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Therese W. McMillan's Commencement Address to the College of Environmental Design, UC Berkeley

Dean Wolch, Distinguished Faculty and Honored Graduates:

I am deeply privileged to be here with you on this day. I am particularly inspired by graduations — from kindergarten to graduate school — as they celebrate milestones of hard work and accomplishment held foremost by the students — but also by all those who supported and encouraged them along the way. So special thanks to all of the parents, extended family and friends with us here! The graduation community is truly special.

As your commencement speaker, I have been wrestling with the question of “Why me?" What have I done — what can I bring — to this podium that is worthy of remembering from this day? Is it a reflection of my own experience since my graduation from College of Environmental Design (CED) 35 years ago? Must I include memorable quotes from personages much more famous than me, from books I have not had time to read? Is it a call to action from my generation to yours — the future? I have landed on a bit on both reflection and action (and only one quote) —  drawing from my journey of mistakes made, lessons learned, accomplishments hard won, faith and no small measure of luck.

I titled my address “Place, People, and the Public Interest.” Looking back, this College continues to be on the leading edge of where these lines of study and responsibility intersect. CED has changed much since I was enrolled here, but its Departments, and the students, scholars and practitioners who continually mold, guide and sustain those Departments have held true to these principles.

“Place” can be defined in many ways. But in my experience, Place at its core is “space physically captured for a purpose.” That purpose may be shelter, protection, storage, assembly, creation — all manner of things. The Design of place for purpose is central to the beauty and science of Architecture.  Whether a small home, a temple, or a fortress, the architect’s vision should drive to optimal purpose of the Place, not unto itself but to the people that it serves.  And the Design of Place for people can profoundly impact intent — dictating acceptance and access on the one hand, or rejection and barrier on the other.  Thus the architect can deliberately shape the atmosphere and culture of place — a tall responsibility.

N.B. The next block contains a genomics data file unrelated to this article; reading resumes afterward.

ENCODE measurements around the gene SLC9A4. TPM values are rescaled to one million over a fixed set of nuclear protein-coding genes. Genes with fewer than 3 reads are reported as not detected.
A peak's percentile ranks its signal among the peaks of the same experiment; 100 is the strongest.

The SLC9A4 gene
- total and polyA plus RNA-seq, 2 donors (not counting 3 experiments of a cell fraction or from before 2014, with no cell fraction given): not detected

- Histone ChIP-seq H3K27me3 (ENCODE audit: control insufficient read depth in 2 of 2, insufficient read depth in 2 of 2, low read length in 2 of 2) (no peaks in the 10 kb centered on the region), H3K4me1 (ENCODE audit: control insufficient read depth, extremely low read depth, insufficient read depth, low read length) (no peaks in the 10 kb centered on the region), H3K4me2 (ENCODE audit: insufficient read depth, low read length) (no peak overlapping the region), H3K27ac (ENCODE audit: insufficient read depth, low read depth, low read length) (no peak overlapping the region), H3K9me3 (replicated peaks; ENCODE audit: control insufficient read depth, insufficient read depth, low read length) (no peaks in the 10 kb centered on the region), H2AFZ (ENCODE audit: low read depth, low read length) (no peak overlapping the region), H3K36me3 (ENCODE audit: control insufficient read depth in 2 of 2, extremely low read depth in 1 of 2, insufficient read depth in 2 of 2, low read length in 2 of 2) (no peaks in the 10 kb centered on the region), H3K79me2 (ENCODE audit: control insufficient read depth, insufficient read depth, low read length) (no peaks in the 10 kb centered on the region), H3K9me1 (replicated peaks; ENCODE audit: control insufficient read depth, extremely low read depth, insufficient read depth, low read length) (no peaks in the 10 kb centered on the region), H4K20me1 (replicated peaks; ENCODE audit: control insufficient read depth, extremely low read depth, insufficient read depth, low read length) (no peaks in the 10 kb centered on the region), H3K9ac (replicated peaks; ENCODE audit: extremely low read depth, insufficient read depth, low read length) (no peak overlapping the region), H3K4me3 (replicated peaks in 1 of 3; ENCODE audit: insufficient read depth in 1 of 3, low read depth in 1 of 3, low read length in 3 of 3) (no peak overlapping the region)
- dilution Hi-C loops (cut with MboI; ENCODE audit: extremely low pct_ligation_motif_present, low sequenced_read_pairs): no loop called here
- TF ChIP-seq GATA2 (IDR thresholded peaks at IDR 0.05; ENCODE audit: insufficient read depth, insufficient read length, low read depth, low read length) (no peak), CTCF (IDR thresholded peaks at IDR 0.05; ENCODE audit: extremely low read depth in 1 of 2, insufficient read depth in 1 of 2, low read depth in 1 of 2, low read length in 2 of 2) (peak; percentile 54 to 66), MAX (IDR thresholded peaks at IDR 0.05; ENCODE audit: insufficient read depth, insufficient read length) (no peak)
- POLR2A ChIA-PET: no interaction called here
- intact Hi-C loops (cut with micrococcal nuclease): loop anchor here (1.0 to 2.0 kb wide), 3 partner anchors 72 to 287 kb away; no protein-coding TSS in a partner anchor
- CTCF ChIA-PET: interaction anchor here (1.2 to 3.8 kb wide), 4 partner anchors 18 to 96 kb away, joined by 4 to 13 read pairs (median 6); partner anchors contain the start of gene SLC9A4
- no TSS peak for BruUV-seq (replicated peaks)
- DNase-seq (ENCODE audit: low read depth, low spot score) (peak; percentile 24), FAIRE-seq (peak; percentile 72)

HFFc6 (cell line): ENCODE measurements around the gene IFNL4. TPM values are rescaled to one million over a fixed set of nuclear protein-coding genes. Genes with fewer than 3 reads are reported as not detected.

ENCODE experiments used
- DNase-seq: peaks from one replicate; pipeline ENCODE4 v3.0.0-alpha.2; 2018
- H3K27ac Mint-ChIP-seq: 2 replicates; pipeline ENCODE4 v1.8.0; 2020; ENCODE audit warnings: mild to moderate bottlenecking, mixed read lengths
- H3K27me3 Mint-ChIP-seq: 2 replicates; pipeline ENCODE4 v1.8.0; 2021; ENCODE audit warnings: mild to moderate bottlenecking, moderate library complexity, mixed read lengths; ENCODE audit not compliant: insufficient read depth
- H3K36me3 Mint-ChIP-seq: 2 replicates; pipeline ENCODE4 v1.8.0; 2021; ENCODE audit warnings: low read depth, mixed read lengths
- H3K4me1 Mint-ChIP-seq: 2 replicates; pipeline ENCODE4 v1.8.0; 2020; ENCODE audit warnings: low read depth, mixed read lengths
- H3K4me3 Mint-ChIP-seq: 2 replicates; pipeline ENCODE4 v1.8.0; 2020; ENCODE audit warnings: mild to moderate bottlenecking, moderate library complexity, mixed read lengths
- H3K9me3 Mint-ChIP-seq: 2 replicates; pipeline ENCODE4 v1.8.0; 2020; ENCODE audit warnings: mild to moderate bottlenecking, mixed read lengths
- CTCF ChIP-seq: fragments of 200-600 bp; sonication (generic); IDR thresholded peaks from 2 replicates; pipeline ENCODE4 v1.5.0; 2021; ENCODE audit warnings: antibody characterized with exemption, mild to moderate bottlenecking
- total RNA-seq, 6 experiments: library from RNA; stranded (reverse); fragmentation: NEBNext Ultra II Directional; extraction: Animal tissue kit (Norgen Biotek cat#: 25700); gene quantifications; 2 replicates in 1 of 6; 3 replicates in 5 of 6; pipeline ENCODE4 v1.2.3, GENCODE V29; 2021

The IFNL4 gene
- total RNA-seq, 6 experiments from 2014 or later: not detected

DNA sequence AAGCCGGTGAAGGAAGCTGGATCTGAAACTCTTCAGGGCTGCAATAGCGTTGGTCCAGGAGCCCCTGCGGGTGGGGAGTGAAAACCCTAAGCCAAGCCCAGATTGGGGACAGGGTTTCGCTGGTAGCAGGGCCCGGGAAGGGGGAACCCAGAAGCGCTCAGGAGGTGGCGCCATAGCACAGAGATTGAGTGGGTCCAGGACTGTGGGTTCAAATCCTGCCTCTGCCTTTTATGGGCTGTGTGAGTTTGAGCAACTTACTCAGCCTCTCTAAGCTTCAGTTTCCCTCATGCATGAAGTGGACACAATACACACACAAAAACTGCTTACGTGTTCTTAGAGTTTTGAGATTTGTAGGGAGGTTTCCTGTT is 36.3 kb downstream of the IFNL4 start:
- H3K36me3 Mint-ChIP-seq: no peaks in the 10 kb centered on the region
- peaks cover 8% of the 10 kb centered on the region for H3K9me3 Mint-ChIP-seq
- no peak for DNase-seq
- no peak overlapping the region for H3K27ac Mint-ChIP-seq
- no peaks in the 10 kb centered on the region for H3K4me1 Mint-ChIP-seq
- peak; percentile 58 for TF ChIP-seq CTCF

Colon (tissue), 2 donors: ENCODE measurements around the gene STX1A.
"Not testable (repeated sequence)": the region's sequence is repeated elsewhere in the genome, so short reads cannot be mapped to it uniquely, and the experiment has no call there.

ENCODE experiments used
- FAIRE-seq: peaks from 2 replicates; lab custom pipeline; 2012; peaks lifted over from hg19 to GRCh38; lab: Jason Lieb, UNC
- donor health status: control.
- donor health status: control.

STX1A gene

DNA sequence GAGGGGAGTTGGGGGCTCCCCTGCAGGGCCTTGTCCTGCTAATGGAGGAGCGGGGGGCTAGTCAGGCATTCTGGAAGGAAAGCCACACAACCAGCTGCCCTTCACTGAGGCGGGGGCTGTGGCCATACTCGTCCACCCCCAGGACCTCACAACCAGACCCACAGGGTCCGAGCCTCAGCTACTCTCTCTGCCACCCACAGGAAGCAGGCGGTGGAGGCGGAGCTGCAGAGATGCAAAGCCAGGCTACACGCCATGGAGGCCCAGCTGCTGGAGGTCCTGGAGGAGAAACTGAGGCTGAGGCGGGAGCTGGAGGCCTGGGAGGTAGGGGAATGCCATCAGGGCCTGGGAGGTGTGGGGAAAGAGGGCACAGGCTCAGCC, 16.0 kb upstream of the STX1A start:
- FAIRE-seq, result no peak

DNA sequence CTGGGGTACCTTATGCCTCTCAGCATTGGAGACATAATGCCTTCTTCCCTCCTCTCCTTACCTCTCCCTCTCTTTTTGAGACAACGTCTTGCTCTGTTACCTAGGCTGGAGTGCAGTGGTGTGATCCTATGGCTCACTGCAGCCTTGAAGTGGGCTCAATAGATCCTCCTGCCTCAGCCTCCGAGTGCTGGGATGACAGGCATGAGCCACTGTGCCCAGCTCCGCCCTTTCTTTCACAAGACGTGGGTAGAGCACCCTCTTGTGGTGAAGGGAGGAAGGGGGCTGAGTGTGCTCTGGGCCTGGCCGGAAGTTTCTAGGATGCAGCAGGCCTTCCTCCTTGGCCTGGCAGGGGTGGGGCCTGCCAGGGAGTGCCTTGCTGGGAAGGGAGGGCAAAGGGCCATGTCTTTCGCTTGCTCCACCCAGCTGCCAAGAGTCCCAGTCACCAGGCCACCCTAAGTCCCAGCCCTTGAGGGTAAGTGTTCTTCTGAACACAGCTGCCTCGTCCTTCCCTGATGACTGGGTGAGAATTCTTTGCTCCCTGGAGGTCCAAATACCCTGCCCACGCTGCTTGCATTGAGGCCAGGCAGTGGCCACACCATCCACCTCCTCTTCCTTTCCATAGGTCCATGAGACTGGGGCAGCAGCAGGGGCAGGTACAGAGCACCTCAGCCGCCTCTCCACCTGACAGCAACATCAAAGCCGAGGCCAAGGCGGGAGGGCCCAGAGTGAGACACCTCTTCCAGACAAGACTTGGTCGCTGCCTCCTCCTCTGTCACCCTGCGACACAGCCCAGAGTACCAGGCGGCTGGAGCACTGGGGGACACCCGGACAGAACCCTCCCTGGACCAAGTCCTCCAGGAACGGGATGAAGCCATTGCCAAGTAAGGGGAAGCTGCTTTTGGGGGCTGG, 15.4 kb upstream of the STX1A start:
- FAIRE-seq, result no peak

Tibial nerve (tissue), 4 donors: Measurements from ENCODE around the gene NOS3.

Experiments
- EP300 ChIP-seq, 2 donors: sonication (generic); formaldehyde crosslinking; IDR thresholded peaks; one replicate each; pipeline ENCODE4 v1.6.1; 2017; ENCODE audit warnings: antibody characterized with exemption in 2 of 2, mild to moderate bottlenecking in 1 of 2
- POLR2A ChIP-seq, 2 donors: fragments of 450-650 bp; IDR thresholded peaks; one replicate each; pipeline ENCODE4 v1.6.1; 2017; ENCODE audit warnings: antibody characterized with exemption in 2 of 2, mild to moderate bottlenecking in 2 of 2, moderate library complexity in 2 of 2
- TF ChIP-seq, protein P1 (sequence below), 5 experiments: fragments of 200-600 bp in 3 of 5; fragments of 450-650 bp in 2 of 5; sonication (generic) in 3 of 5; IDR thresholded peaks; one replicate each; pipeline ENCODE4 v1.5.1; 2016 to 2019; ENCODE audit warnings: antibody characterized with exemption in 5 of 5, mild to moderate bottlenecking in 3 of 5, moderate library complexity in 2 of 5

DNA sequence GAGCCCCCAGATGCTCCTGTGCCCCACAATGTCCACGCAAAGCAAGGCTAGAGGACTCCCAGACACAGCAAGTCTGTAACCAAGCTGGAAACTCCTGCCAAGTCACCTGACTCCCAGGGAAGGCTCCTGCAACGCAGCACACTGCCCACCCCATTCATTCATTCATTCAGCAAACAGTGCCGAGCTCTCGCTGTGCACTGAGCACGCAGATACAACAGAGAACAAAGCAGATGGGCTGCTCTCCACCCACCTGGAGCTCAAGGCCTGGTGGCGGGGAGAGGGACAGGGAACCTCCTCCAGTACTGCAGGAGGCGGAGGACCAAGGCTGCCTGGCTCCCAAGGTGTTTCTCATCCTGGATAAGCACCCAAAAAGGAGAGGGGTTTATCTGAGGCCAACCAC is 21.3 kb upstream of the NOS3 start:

An essential parallel role is the impact of any human-hewn place on the landscape.  Centuries of building on the Earth have their consequences, much of which we have begrudgingly acknowledged, but too rarely held ourselves accountable.  Rather than smothering Mother Earth, Landscape Architecture, especially in this College, strives to embrace Her.  Such respect is critical especially now: as a people we must face the mirror and seriously ask if it is too little, too late. Mother Earth’s rage is undeniable- drought and fire; flood and rising seas; the attendant rain of starvation, disease, and physical and economic destruction upon the global family. Climate Change is real, and all of the Disciplines housed in Wurster Hall — and you now venturing forth from its walls — are destined to be at the forefront of this challenge in some way. Adaptation, Sustainability and Resilience — as noble and necessary as they have become — at center are a profoundly insufficient plea to our Mother for forgiveness. Yet we must give it our all.